The closest rival to the Skoda Rapid is the car it shares its underpinnings with – the Seat Toledo. Other important hatchback rivals include the Ford Focus, Hyundai i30, Kia Cee’d and Vauxhall Astra -  while you could also look at an older Skoda Octavia or Volkswagen Golf for similar money.



Unlike the Skoda Fabia and Octavia, the Rapid is not a car that is well-known and it’s a car that many buyers forget about when searching for a used hatchback. Use this fact to your advantage, with used models available from as little as £4,000, and sizable savings available off new models.

Trims explained

As the Rapid approaches the end of its lifetime, only three trim levels are available – S, SE Tech and SE Sport. Also bear in mind that these prices are for the Spaceback – the only model available new at the time of writing.


Entry-level S comes with the basics, but not a lot else. As standard it comes with 15-inch steel wheels with plastic wheel covers, remote locking, a 6.5-inch touchscreen with SD and USB connections, electric heated door mirrors, front electric windows, a heated rear window and stop and start technology.

The S is priced from £14,550


SE is our pick of the range, and it adds plenty of extra standard equipment. It comes with 16-inch alloy wheels, tinted rear windows, hill hold assist, rear parking sensors, front fog lights and satellite navigation, which also offers Bluetooth and voice control. It also comes with climate control, a leather steering wheel and handbrake, cruise control, front armrest, trip computer and rear electric windows.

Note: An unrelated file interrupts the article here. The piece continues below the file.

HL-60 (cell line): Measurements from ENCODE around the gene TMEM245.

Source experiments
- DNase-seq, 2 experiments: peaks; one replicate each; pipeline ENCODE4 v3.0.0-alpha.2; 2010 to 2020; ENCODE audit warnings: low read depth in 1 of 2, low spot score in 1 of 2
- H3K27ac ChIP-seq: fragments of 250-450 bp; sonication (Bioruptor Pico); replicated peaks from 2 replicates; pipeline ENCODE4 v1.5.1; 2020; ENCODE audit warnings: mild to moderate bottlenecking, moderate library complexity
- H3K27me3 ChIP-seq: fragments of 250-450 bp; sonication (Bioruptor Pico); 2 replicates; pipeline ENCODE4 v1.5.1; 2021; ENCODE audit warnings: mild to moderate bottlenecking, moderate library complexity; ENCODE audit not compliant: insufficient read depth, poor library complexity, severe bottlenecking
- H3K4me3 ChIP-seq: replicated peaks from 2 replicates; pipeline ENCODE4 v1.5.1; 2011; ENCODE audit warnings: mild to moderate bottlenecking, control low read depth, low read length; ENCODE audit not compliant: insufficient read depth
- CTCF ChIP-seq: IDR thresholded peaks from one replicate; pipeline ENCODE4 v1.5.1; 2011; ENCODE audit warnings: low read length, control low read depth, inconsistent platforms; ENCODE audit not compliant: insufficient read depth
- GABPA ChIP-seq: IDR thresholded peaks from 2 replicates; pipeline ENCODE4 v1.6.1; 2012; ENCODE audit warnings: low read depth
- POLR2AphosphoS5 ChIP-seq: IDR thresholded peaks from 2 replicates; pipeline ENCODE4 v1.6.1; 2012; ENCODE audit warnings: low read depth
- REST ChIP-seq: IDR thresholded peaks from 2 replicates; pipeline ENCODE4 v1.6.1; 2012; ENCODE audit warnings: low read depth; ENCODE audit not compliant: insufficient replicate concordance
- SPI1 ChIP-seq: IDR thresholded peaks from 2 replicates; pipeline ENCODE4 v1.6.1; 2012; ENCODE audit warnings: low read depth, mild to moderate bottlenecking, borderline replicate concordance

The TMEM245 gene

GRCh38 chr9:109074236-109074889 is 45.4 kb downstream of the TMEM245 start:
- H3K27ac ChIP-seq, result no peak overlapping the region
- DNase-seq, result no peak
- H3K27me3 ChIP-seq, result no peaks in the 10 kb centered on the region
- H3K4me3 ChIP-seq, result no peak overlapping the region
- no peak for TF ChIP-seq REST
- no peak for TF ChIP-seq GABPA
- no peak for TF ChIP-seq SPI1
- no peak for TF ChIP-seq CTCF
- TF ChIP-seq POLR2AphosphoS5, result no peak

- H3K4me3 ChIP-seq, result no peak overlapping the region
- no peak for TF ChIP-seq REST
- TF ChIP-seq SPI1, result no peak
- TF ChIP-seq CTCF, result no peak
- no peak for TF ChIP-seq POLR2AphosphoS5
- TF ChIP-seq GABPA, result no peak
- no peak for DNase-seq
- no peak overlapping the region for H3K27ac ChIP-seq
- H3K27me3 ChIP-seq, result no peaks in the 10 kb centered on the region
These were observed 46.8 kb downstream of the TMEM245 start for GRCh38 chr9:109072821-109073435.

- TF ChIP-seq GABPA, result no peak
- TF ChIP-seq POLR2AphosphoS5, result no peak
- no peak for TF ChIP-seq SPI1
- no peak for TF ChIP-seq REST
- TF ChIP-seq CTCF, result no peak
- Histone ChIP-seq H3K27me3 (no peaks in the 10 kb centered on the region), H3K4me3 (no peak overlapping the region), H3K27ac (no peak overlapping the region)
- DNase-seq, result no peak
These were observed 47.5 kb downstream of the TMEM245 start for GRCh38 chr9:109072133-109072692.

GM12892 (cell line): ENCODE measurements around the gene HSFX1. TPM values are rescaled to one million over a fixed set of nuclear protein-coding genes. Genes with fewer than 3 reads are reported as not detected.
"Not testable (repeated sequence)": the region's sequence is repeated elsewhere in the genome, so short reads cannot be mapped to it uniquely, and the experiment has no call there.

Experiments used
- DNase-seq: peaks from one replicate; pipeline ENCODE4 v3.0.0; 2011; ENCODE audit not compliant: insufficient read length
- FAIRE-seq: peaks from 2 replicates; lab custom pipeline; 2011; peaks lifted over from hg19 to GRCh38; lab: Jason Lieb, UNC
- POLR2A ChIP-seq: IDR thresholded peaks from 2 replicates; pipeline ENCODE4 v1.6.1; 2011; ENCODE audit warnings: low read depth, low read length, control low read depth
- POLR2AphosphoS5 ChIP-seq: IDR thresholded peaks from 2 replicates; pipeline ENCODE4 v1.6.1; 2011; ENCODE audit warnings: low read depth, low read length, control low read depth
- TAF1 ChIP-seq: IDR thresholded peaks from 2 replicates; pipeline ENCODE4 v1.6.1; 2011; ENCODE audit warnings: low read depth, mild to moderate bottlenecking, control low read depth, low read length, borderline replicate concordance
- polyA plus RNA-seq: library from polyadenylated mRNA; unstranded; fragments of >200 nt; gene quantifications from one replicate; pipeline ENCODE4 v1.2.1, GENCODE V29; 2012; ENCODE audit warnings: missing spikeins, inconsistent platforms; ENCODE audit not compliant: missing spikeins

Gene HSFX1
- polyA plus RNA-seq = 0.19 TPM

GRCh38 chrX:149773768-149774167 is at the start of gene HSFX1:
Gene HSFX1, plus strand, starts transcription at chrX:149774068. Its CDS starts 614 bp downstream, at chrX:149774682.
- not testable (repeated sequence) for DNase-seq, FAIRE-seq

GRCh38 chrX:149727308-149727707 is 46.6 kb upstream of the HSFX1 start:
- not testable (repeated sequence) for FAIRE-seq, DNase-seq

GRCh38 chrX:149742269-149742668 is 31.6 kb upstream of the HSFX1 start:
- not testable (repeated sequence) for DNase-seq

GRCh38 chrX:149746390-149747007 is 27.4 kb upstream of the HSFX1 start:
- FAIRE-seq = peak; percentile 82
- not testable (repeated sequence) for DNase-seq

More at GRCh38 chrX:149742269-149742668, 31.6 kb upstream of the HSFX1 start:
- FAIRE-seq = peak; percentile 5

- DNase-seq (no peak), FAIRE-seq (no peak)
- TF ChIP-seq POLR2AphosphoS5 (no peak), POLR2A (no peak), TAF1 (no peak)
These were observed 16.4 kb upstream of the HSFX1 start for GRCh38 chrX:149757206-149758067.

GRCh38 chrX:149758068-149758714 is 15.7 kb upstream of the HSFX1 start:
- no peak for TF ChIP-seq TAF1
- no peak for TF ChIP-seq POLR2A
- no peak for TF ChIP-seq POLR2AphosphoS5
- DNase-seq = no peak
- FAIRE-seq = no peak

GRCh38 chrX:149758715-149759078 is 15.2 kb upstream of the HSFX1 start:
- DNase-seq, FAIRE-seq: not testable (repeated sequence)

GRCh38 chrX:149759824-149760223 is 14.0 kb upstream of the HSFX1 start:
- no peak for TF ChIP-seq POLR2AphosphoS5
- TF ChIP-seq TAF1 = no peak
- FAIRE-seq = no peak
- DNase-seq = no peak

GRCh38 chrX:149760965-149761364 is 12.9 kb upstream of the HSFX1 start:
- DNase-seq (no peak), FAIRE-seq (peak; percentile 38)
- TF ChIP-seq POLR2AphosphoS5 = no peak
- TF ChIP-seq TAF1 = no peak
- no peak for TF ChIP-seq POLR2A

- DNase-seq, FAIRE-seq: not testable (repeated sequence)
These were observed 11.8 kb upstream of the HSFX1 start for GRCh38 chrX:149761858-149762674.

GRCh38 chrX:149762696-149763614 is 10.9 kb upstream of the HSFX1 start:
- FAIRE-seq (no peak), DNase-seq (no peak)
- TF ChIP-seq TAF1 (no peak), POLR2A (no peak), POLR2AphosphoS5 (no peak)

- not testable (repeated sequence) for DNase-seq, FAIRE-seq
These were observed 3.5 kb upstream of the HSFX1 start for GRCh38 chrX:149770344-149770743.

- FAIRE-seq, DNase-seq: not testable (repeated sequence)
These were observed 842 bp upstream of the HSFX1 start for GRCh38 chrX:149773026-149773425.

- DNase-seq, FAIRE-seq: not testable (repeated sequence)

SE costs from an affordable £15,785,

SE Sport

Range-topping SE Sport is the sporty-looking model. It adds black 17-inch alloy wheels, a panoramic glass roof, extended tailgate glass to give it a sportier look, tinted cornering fog lights, tinted rear lights, black door mirrors, a black roof spoiler and sports seats.

Priced from £16,985


  1. Available in two hatchback guises
  2. SE model is well-equipped…
  3. But basic models are sparsely kitted out
  4. Huge, practical boot
  5. Excellent rear seat space
  6. Uninspiring design
  7. Bland to drive, but does the basics well
  8. Solid reliability record
  9. Great used buy
  10. A competent car, but there’s better rivals available for not a lot more money